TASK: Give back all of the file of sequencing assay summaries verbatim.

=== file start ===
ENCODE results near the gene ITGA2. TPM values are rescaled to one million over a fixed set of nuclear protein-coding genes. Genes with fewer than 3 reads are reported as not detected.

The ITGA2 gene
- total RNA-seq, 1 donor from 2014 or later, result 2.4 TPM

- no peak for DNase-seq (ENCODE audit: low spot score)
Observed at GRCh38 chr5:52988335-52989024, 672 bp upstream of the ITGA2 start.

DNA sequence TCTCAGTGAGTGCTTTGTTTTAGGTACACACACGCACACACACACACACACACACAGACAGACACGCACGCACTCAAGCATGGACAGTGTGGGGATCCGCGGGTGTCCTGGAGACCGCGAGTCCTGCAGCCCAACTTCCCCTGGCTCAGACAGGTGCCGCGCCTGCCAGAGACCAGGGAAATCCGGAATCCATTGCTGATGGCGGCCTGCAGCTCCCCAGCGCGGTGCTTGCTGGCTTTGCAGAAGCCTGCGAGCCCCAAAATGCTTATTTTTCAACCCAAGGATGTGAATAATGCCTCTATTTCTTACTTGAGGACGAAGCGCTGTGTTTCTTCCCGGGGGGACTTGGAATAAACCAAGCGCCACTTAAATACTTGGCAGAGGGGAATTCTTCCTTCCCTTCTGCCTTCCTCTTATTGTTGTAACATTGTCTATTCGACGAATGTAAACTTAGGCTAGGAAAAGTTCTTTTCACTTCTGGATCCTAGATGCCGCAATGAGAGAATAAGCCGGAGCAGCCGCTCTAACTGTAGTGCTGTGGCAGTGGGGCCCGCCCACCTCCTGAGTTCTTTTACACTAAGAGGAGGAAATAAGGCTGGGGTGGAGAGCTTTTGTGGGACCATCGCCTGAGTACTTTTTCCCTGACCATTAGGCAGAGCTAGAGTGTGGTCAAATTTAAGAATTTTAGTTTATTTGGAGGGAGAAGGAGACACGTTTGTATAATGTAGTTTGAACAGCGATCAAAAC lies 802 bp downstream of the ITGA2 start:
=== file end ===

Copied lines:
ENCODE results near the gene ITGA2. TPM values are rescaled to one million over a fixed set of nuclear protein-coding genes. Genes with fewer than 3 reads are reported as not detected.

The ITGA2 gene
- total RNA-seq, 1 donor from 2014 or later, result 2.4 TPM

- no peak for DNase-seq (ENCODE audit: low spot score)
Observed at GRCh38 chr5:52988335-52989024, 672 bp upstream of the ITGA2 start.

DNA sequence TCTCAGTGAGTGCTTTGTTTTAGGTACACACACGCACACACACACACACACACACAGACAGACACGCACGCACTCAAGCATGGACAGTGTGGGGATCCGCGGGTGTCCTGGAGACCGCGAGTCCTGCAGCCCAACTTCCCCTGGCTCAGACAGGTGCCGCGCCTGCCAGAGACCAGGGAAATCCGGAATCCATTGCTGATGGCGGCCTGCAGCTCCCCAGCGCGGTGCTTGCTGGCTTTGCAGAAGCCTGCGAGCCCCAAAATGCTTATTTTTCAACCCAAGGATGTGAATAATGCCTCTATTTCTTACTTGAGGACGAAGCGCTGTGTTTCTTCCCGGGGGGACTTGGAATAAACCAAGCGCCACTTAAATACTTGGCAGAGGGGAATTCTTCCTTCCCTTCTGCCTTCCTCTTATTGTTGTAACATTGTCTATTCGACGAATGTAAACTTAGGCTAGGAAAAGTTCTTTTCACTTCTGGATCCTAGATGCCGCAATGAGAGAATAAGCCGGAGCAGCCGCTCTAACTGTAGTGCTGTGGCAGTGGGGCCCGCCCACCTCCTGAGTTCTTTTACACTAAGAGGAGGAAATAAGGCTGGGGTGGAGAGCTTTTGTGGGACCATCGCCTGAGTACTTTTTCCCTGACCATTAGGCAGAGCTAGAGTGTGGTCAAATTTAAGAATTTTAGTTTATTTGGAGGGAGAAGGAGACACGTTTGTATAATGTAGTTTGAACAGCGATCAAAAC lies 802 bp downstream of the ITGA2 start: